Find this book in our catalog.

Jacket Notes:

After spending an amazing day and night together in Paris, “Just One Year “is Willem’s story, picking up where “Just One Day “ended. His story of their year of quiet longing and near misses is a perfect counterpoint to Allyson’s own as Willem undergoes a transformative journey, questioning his path, finding love, and ultimately, redefining himself.

 

hspace=2Eye of Minds
by James Dashner 
Published 2013 by Delacorte PressHardcover, English. ISBN: 9780385741392

Find this book in our catalog.

Jacket Notes:

From James Dashner, the author of the “New York Times” bestselling Maze Runner series, comes an all-new, edge-of-your seat adventure. The Eye of Minds is the first book in The Mortality Doctrine, a series set in a world of hyperadvanced technology, cyberterrorists, and gaming beyond your wildest dreams . . . and your worst nightmares. 

Michael is a gamer. And like most gamers, he almost spends more time on the VirtNet than in the actual world. The VirtNet offers total mind and body immersion, and it’s addictive. Thanks to technology, anyone with enough money can experience fantasy worlds, risk their life without the chance of death, or just hang around with Virt-friends. And the more hacking skills you have, the more fun. Why bother following the rules when most of them are dumb, anyway?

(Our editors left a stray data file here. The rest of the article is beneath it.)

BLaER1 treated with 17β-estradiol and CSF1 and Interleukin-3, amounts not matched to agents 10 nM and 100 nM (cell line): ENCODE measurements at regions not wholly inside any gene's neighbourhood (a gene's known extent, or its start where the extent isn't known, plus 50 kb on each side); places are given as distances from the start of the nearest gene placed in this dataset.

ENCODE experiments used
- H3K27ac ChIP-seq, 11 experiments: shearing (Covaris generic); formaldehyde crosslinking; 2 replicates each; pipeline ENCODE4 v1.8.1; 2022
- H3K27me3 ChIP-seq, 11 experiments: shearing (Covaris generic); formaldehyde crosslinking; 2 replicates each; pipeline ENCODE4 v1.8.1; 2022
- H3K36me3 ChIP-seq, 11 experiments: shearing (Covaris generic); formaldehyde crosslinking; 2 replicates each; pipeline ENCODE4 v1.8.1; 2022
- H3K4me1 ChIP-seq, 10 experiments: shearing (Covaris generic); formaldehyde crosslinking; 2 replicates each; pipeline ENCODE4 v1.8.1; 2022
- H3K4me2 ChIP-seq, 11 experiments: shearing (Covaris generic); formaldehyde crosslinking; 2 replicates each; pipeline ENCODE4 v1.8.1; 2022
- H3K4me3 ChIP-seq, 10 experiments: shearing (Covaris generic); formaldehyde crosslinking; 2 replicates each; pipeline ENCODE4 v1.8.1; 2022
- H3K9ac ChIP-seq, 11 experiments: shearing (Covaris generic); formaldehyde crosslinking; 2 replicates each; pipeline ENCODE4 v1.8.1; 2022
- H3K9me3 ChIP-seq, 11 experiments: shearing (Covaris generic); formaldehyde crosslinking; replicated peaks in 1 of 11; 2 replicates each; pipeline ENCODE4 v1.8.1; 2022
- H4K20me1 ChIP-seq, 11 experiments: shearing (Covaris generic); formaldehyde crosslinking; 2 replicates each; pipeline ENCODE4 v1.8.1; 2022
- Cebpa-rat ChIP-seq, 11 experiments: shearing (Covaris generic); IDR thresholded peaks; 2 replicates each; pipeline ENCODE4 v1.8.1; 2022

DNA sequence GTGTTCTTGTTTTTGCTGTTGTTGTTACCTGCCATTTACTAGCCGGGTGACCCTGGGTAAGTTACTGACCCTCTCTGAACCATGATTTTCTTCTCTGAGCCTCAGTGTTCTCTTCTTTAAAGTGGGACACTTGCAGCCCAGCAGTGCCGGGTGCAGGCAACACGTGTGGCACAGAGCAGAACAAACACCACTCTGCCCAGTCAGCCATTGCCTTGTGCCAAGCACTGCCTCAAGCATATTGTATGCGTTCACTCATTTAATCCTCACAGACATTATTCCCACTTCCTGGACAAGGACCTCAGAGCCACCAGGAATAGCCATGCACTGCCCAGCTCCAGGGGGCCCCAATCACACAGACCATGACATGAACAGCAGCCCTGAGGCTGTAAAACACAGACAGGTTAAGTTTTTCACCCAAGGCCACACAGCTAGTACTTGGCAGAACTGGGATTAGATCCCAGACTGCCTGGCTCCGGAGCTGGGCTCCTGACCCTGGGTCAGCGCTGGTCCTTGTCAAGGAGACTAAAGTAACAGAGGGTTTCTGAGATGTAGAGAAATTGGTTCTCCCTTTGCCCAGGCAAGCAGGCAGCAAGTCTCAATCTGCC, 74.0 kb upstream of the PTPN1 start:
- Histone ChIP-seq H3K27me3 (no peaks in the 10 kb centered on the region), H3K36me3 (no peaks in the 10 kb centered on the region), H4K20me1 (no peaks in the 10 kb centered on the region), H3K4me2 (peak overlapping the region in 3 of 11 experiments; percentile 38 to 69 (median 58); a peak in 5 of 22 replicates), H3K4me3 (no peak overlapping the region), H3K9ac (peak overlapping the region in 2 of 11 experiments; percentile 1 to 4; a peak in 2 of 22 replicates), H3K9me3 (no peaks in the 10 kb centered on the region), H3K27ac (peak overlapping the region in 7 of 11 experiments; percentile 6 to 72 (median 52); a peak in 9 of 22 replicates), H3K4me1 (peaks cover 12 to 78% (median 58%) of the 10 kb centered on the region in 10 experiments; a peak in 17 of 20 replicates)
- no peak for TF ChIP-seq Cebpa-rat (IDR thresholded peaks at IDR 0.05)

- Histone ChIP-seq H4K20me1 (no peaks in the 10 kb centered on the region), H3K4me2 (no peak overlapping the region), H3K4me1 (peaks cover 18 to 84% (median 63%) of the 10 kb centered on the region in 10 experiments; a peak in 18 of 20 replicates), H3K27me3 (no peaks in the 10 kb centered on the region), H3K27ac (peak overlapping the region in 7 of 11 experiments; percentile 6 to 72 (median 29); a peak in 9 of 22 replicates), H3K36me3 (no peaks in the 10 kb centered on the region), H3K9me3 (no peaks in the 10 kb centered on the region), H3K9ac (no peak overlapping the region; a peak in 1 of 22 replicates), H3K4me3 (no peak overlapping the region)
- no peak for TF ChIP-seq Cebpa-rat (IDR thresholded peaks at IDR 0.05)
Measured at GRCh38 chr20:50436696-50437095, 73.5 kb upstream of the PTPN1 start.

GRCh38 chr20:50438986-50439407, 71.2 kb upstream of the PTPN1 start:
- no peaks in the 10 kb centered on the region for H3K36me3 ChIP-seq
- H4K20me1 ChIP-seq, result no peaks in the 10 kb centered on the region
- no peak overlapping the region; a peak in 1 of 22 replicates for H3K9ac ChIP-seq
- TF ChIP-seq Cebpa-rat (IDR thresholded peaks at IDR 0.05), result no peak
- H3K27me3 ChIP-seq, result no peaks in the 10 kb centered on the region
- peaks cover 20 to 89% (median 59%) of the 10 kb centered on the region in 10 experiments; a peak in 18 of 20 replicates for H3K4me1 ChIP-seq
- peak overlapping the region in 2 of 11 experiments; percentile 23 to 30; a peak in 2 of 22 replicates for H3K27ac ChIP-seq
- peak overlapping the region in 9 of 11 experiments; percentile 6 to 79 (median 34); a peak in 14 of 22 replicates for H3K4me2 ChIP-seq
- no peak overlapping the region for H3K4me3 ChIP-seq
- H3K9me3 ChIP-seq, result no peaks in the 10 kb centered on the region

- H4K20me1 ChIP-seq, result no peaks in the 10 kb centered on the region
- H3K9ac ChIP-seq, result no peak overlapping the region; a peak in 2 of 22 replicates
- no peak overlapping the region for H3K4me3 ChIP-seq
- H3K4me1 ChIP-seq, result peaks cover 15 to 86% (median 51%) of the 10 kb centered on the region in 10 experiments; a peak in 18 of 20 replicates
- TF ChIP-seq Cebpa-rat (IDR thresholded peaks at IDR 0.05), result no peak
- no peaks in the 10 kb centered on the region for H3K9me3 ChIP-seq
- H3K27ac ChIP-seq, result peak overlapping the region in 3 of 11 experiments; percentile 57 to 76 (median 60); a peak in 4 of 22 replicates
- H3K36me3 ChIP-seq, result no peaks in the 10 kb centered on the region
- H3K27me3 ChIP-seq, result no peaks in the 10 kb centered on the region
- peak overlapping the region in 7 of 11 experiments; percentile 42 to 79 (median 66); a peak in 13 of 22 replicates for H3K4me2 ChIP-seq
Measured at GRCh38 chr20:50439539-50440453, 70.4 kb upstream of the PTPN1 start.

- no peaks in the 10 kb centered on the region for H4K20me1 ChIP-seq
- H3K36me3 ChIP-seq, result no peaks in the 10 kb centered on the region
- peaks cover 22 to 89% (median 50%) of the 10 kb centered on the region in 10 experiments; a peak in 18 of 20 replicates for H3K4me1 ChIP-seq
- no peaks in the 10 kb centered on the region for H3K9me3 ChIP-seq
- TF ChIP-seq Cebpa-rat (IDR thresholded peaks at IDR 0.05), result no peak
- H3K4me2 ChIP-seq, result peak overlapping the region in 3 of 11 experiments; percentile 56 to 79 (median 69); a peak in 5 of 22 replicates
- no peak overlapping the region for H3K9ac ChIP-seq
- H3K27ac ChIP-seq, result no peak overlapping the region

But some rules were made for a reason. Some technology is too dangerous to fool with. And recent reports claim that one gamer is going beyond what any gamer has done before: he’s holding players hostage inside the VirtNet. The effects are horrific–the hostages have all been declared brain-dead. Yet the gamer’s motives are a mystery.

The government knows that to catch a hacker, you need a hacker. And they’ve been watching Michael. They want him on their team. But the risk is enormous. If he accepts their challenge, Michael will need to go off the VirtNet grid. There are back alleys and corners in the system human eyes have never seen and predators he can’t even fathom–and there’s the possibility that the line between game and reality will be blurred forever.

hspace=2Sick
by Tom Leveen 
Published 2013 by ABRAMSHardcover, English. ISBN: 9781419708053

Find this book in our catalog.

Jacket Notes:

Brian and his friends are not part of the cool crowd. They’re the misfits and the troublemakers–the ones who jump their high school’s fence to skip class regularly. So when a deadly virus breaks out, they’re the only ones with a chance of surviving.